Same-sex couple seek R2 million in damages from Beloftebos wedding venue


Turned away by Beloftebos: Sasha-Lee Heekes and Megan Watling on their engagement day

The same-sex couple who were turned away by the Beloftebos wedding venue in January have filed court papers against the Christian owners, demanding not only an apology but also R2 million in damages to be given to a charity.

The owners, Coia and Andries de Villiers, refuse to host same-sex weddings at their venue in the Western Cape village of Stanford because their “Biblical conviction is that marriage is reserved for a life-long commitment between one man and one woman.”

Megan Watling and Sasha-Lee Heekes lodged their application in the Equality Division of the Western Cape High Court on Wednesday. They have asked the court to be allowed to intervene in the case originally filed by the SA Human Rights Commission in March against Beloftebos for discrimination.

“The question in this matter is … whether a business that offers services to the public at large may choose to refuse to provide those services to a same-sex couple solely on the basis of its religious belief. We respectfully submit that it not…” say the couple.

The women have been in a romantic relationship since 2013, “are in love and committed to a life together” and say they were humiliated and shocked by the venue’s denial of service which “soured” their wedding plans.

They have called on the court to rule that the venue’s refusal to provide them wedding services on the basis of their sex, gender or sexual orientation “constitutes unfair discrimination and is unconstitutional and unlawful.”

These services include the hire and decoration of a wedding venue for a wedding or reception, wedding day coordination, wedding planning, flower arranging, and cantering. The women note that these are all secular services and do not impact on the owners’ faith.

“We did not require Beloftebos or any of its staff to officiate the wedding or to play any part in it other than as a service provider,” argue Watling and Heekes “They may continue to worship or express their faith freely. But when they enter the public marketplace and offer secular services, they must do so on a basis that does not unfairly discriminate.”

They further point out that venue is prepared to host weddings that are not Christian, such as Jewish and Muslim weddings, and has thus “singled out same-sex weddings as being contrary to their Christian beliefs and refused to host only those weddings.”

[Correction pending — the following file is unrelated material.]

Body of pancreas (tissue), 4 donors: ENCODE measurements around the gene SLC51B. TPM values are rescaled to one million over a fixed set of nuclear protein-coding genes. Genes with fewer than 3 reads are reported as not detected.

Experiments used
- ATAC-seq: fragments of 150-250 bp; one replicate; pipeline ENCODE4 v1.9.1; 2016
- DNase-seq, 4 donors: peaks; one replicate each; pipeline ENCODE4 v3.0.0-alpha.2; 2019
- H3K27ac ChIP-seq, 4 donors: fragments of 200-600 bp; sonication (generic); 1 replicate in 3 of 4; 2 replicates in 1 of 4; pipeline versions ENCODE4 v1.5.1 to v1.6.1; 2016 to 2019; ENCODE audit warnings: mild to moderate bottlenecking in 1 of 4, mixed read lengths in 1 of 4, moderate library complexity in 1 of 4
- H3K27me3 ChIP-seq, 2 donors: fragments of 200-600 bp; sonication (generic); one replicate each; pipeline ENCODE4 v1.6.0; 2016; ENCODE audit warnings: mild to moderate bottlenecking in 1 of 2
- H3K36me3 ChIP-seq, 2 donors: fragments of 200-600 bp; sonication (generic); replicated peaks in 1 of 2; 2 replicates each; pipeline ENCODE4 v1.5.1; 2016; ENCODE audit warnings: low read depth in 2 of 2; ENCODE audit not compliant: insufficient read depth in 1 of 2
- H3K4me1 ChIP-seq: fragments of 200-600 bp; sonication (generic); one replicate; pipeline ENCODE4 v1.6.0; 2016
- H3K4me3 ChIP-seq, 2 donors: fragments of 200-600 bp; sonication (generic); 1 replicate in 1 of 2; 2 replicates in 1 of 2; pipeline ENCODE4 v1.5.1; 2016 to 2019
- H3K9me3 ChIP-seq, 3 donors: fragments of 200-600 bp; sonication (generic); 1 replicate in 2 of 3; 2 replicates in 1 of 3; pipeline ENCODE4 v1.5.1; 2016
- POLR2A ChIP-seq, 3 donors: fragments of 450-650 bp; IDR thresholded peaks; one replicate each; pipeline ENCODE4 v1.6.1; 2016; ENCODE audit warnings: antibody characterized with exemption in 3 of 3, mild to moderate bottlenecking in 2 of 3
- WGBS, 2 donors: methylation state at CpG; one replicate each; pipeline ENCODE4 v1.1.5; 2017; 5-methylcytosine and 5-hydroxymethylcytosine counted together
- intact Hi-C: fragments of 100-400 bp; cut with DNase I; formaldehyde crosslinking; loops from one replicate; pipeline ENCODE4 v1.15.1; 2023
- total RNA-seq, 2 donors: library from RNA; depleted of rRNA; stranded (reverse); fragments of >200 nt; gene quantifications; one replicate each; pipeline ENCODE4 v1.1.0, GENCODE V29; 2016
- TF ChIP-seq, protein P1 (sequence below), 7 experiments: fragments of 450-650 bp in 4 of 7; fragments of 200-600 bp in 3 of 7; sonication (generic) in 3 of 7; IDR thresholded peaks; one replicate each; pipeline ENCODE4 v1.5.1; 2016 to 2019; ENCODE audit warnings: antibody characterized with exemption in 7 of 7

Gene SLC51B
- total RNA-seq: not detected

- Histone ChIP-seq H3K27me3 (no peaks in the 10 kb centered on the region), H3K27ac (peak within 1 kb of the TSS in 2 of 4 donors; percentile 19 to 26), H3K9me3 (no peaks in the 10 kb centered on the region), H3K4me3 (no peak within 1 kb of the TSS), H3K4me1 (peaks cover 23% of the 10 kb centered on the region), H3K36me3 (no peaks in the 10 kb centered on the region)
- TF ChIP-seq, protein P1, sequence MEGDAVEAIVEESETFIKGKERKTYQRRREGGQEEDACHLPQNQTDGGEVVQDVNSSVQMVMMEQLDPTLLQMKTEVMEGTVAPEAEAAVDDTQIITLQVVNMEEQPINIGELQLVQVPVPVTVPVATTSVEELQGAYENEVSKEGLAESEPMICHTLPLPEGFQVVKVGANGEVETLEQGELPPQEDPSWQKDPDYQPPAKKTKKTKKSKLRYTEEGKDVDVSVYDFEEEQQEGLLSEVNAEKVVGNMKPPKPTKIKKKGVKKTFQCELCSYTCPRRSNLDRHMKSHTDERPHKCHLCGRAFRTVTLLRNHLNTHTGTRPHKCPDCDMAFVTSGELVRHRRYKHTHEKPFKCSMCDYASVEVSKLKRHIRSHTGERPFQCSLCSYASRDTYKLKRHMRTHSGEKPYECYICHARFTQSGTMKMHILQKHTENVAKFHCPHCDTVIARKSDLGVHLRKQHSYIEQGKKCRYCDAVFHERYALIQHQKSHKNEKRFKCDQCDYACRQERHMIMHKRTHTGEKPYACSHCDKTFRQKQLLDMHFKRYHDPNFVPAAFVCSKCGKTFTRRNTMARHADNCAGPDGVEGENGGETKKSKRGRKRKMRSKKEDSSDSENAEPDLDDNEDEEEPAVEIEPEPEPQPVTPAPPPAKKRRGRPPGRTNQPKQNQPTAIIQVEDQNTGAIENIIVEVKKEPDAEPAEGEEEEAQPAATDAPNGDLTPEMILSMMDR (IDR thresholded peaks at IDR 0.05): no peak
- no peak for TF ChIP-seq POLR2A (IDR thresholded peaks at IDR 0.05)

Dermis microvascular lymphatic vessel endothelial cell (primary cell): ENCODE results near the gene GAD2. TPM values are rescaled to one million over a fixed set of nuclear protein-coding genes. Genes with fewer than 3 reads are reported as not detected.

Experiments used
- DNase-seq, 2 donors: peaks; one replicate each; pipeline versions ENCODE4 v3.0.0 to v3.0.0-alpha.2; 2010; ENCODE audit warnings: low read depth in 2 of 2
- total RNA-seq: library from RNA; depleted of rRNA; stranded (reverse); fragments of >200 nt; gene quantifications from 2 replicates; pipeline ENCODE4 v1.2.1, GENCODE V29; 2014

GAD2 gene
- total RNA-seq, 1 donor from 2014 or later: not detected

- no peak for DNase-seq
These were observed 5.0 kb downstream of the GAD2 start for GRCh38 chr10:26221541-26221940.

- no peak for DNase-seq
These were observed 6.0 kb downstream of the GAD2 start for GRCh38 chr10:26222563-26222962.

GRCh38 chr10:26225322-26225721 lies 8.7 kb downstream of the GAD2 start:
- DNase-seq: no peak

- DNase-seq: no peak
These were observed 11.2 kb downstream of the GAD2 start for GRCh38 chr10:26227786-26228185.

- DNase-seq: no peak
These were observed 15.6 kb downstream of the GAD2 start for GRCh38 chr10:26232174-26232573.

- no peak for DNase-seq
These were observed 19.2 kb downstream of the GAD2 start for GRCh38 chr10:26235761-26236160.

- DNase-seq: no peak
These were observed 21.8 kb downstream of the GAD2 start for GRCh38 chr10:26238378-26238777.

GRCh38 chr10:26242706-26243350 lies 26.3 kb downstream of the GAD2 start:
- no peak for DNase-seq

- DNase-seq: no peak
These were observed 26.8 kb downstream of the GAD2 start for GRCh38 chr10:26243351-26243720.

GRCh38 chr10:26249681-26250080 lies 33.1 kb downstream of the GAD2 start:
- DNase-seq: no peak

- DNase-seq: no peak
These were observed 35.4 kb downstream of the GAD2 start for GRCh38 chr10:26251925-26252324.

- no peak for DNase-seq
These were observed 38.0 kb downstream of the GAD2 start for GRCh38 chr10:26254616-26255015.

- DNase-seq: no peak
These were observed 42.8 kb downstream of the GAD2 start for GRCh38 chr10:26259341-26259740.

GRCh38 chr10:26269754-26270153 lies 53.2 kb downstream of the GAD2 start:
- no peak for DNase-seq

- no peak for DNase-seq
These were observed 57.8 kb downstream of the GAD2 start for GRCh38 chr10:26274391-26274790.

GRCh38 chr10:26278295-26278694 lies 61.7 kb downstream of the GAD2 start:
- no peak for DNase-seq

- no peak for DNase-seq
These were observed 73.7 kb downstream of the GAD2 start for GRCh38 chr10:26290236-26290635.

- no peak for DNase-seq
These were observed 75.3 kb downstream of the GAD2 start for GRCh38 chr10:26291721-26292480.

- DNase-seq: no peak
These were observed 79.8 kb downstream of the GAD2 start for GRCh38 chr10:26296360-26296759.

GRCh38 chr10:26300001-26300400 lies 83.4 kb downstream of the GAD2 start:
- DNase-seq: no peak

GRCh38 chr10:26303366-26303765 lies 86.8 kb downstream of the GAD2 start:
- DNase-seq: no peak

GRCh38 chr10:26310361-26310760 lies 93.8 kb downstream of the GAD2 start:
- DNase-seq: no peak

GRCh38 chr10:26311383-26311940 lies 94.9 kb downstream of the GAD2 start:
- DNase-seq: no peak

Heekes writes that the venue’s rejection “was in effect a public statement that Megan and I should be ostracised and excluded from normal society, and that our relationship should not be honoured or respected, but rather that it should be deplored.”

“Discrimination, even when premised on genuine and sincerely held beliefs, is still discrimination.”

Significantly, the couple want the court to declare that expressions of religious beliefs as a basis on which to refuse to associate with or conduct business with a same-sex couple “constitute hate speech and discrimination” according to the Promotion of Equality and Prevention of Unfair Discrimination Act (PEPUDA or the Equality Act).

The women have further demanded that the owners provide them with an “unconditional apology in which they recognise the unconstitutional basis of their business practices and the harm that they have caused…”

With regard to damages, the couple have asked the court to order the de Villiers’ to pay R2 million in damages for “impairment of dignity, pain and suffering as a result of the unfair discrimination,” which they will donate to a charity of their choice.

Heekes and Watling approached Beloftebos as a possible venue for their wedding after getting engaged in December 2019. They were told that “based on our personal beliefs, we do not host weddings between couples of the same gender.”

The venue previously rejected another same-sex couple, Alexandra Thorne and Alex Lu, in 2017. The SAHRC’s case against Beloftebos is primarily centred on Thorne and Lu’s three-year-old incident and only alludes to the one involving Heekes and Watling.

The de Villiers are, in turn, defending their right to discriminate through a counter-application on the SAHRC and other parties in which they have asked the court to allow them to continue to turn away same-sex couples and to declare the relevant section of PEPUDA “unconstitutionally invalid.” The venue owners claim that their right to freedom of religion will be violated if they are forced to serve same-sex couples.

Heekes says, however: “The issue at hand is not whether Christians believe that marriage should be between one man and one woman. I accept that this is the belief of the respondents. The issue is whether Beloftebos may lawfully discriminate against same-sex couples when it provides services to the public at large. Discrimination, even when premised on genuine and sincerely held beliefs, is still discrimination.”

The application filed by Heekes and Watling, which can be downloaded here (PDF 5MB), includes a comprehensive and compelling argument against religious-based discrimination. It also elegantly refutes claims that the couple are attempting to impose on the Beloftebos owner’s religious freedom.

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